Publications

Displaying 1 - 21 of 21
  • Braun, B. (2005). Production and perception of thematic contrast in German. Oxford: Lang.
  • Burenhult, N. (2005). A grammar of Jahai. Canberra: Pacific Linguistics.
  • Chen, A. (2005). Universal and language-specific perception of paralinguistic intonational meaning. Utrecht: LOT.
  • Cutler, A. (Ed.). (2005). Twenty-first century psycholinguistics: Four cornerstones. Mahwah, NJ: Erlbaum.
  • Cutler, A. (Ed.). (2005). Twenty-first century psycholinguistics: Four cornerstones. Hillsdale, NJ: Erlbaum.
  • Floccia, C., Sambrook, T. D., Delle Luche, C., Kwok, R., Goslin, J., White, L., Cattani, A., Sullivan, E., Abbot-Smith, K., Krott, A., Mills, D., Rowland, C. F., Gervain, J., & Plunkett, K. (2018). Vocabulary of 2-year-olds learning learning English and an additional language: Norms and effects of linguistic distance. Hoboken: Wiley. doi:10.1111/mono.12348.
  • Floyd, S., Norcliffe, E., & San Roque, L. (Eds.). (2018). Egophoricity. Amsterdam: Benjamins.
  • De Groot, A. M. B., & Hagoort, P. (Eds.). (2018). Research methods in psycholinguistics and the neurobiology of language: A practical guide. Oxford: Wiley.
  • Kelly, A., Narasimhan, B., & Smits, R. (2005). Max-Planck-Institute for Psycholinguistics: Annual Report 2005. Nijmegen: MPI for Psycholinguistics.
  • Kempen, G. (1976). De taalgebruiker in de mens: Een uitzicht over de taalpsychologie. Groningen: H.D. Tjeenk Willink.
  • Klein, W. (2018). Looking at language. Berlin: De Gruyter.

    Abstract

    The volume presents an essential selection collected from the essays of Wolfgang Klein. In addition to journal and book articles, many of them published by Mouton, this book features new and unpublished texts by the author. It focuses, among other topics, on information structure, the expression of grammatical categories and the structure of learner varieties.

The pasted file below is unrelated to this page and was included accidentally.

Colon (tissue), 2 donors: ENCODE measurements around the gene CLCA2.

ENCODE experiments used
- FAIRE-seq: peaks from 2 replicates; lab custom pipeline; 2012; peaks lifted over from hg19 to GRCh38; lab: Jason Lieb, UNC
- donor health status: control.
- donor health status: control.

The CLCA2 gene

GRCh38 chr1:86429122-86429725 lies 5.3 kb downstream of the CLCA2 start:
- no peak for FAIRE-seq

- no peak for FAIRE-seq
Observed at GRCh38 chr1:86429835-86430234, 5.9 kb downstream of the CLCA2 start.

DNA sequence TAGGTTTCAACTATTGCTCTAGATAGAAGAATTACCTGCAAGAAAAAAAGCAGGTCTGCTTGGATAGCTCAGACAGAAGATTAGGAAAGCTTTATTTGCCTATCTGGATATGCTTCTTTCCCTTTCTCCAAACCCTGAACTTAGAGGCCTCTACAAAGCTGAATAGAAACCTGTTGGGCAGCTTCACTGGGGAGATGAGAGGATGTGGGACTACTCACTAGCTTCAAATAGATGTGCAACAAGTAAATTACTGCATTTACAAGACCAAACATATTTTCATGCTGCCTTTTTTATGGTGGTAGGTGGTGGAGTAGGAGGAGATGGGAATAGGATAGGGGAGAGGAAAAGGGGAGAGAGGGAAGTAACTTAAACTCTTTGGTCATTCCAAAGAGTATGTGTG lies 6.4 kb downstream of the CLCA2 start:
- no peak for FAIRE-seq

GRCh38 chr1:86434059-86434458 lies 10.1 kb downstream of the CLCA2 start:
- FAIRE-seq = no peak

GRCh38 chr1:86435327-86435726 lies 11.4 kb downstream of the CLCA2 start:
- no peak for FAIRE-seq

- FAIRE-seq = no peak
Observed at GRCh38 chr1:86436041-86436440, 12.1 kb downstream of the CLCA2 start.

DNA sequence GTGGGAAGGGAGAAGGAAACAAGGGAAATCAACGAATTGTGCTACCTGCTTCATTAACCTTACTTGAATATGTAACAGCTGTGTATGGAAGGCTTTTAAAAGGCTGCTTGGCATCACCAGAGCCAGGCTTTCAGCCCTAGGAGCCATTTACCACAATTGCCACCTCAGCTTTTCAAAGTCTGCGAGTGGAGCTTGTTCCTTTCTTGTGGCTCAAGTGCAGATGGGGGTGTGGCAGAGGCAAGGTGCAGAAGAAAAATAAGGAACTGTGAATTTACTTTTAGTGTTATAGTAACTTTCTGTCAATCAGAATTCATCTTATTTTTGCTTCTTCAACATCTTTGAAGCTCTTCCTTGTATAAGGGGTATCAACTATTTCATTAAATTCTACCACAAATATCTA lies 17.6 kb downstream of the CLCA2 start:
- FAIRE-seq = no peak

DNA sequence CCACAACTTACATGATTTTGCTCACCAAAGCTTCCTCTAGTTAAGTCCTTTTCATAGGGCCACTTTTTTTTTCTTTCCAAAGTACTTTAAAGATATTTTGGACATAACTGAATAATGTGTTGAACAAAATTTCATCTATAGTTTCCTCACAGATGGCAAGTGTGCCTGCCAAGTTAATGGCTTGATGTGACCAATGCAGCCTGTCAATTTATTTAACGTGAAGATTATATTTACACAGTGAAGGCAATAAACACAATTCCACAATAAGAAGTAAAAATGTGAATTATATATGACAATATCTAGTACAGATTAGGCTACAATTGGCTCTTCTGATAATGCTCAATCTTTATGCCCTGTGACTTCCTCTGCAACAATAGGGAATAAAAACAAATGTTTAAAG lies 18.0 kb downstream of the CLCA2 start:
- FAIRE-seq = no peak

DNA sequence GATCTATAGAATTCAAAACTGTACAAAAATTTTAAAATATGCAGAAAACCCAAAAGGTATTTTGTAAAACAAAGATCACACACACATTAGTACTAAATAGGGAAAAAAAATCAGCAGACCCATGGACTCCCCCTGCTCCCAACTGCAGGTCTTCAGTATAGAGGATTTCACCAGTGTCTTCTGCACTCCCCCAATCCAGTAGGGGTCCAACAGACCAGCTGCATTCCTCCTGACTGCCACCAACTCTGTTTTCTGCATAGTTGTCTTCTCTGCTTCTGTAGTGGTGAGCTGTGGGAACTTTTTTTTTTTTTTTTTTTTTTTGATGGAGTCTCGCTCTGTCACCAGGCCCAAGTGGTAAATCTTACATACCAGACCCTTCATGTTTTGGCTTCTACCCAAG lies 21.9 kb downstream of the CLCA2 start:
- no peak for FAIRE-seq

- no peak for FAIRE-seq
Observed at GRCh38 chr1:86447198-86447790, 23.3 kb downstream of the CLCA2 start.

• Levinson, S. C., Cutfield, S., Dunn, M., Enfield, N. J., & Meira, S. (Eds.). (2018). Demonstratives in cross-linguistic perspective. Cambridge: Cambridge University Press.

    Abstract

    Demonstratives play a crucial role in the acquisition and use of language. Bringing together a team of leading scholars this detailed study, a first of its kind, explores meaning and use across fifteen typologically and geographically unrelated languages to find out what cross-linguistic comparisons and generalizations can be made, and how this might challenge current theory in linguistics, psychology, anthropology and philosophy. Using a shared experimental task, rounded out with studies of natural language use, specialists in each of the languages undertook extensive fieldwork for this comparative study of semantics and usage. An introduction summarizes the shared patterns and divergences in meaning and use that emerge.
  • Mani, N., Mishra, R. K., & Huettig, F. (Eds.). (2018). The interactive mind: Language, vision and attention. Chennai: Macmillan Publishers India.
  • Meyer, A. S., & Wheeldon, L. (Eds.). (2005). Language production across the life span. Hove: Psychology Press.

    Abstract